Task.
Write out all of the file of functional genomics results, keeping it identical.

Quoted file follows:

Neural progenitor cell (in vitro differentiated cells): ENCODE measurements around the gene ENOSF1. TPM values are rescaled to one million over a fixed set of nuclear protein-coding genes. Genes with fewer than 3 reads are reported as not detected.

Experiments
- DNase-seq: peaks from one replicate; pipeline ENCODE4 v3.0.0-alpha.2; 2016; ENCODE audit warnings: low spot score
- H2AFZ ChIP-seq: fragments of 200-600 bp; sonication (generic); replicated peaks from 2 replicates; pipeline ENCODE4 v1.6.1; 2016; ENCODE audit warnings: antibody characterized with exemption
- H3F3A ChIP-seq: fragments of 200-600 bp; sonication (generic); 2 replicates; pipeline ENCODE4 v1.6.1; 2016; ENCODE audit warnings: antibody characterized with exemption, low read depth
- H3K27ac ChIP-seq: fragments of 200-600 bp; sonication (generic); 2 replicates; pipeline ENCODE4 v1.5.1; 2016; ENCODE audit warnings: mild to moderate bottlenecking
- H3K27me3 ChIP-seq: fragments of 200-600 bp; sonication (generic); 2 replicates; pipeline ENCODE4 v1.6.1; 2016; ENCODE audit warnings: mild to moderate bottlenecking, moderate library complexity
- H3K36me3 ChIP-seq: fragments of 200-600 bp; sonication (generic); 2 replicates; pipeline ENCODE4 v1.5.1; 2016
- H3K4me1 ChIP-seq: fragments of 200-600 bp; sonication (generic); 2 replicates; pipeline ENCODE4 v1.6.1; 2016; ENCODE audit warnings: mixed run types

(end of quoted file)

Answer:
Neural progenitor cell (in vitro differentiated cells): ENCODE measurements around the gene ENOSF1. TPM values are rescaled to one million over a fixed set of nuclear protein-coding genes. Genes with fewer than 3 reads are reported as not detected.

Experiments
- DNase-seq: peaks from one replicate; pipeline ENCODE4 v3.0.0-alpha.2; 2016; ENCODE audit warnings: low spot score
- H2AFZ ChIP-seq: fragments of 200-600 bp; sonication (generic); replicated peaks from 2 replicates; pipeline ENCODE4 v1.6.1; 2016; ENCODE audit warnings: antibody characterized with exemption
- H3F3A ChIP-seq: fragments of 200-600 bp; sonication (generic); 2 replicates; pipeline ENCODE4 v1.6.1; 2016; ENCODE audit warnings: antibody characterized with exemption, low read depth
- H3K27ac ChIP-seq: fragments of 200-600 bp; sonication (generic); 2 replicates; pipeline ENCODE4 v1.5.1; 2016; ENCODE audit warnings: mild to moderate bottlenecking
- H3K27me3 ChIP-seq: fragments of 200-600 bp; sonication (generic); 2 replicates; pipeline ENCODE4 v1.6.1; 2016; ENCODE audit warnings: mild to moderate bottlenecking, moderate library complexity
- H3K36me3 ChIP-seq: fragments of 200-600 bp; sonication (generic); 2 replicates; pipeline ENCODE4 v1.5.1; 2016
- H3K4me1 ChIP-seq: fragments of 200-600 bp; sonication (generic); 2 replicates; pipeline ENCODE4 v1.6.1; 2016; ENCODE audit warnings: mixed run types